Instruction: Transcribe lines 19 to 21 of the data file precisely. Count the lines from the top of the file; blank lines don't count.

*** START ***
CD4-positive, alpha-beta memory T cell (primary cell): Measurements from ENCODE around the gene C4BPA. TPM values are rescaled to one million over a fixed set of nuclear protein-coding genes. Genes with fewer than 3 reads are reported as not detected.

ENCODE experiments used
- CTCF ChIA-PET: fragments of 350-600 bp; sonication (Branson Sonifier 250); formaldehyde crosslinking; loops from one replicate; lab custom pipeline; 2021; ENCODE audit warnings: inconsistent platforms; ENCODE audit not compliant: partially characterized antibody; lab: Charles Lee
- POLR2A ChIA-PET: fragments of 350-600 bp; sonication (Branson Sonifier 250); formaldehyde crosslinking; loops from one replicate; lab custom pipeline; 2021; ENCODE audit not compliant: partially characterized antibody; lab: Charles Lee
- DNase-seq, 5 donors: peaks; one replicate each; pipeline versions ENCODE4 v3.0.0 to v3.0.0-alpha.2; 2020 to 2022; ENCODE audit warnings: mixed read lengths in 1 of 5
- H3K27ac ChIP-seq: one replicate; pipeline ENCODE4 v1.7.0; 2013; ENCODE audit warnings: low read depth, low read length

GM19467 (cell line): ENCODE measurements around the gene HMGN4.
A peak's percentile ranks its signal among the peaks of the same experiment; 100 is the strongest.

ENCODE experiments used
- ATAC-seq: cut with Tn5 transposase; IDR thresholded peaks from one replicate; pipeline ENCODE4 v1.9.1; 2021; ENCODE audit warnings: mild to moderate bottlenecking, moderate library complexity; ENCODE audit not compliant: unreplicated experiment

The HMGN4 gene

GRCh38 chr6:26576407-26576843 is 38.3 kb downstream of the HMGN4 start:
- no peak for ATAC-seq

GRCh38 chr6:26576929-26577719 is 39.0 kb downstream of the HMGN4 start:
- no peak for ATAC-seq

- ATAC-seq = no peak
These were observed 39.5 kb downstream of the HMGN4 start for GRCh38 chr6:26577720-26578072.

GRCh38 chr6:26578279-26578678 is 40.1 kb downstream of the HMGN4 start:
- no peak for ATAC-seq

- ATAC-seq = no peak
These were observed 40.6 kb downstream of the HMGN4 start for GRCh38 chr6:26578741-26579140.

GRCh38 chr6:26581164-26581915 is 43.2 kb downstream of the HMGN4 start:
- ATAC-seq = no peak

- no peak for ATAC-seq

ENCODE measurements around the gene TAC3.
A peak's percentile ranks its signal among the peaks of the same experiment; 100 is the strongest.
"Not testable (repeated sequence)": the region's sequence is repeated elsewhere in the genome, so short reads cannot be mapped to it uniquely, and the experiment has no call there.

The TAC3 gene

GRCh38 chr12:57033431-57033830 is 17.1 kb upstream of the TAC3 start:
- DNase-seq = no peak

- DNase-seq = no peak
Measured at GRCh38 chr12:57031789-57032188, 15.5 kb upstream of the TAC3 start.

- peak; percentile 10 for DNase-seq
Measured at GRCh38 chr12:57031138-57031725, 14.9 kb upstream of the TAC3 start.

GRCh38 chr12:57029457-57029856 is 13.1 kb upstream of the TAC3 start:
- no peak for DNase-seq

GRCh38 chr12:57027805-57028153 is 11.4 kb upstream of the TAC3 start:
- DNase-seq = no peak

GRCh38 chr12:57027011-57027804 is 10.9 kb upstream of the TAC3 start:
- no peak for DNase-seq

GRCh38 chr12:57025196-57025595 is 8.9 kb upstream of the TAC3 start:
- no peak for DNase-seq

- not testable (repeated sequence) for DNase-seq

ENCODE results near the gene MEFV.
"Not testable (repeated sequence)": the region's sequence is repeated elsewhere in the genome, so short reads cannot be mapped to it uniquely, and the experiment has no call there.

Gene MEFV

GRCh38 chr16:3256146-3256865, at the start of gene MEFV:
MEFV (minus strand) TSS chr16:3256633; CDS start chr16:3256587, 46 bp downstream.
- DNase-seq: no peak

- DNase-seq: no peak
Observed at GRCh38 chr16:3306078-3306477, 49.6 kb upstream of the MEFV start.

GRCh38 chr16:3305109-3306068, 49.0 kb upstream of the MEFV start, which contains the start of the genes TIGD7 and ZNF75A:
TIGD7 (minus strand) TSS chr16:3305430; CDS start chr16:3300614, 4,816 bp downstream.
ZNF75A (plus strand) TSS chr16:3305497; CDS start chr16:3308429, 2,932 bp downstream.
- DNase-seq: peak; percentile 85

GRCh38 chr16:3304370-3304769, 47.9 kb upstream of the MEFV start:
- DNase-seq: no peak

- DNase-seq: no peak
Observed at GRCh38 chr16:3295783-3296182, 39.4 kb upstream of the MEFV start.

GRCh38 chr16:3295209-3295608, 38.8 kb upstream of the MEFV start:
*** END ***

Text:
- no peak for ATAC-seq

- ATAC-seq = no peak
These were observed 40.6 kb downstream of the HMGN4 start for GRCh38 chr6:26578741-26579140.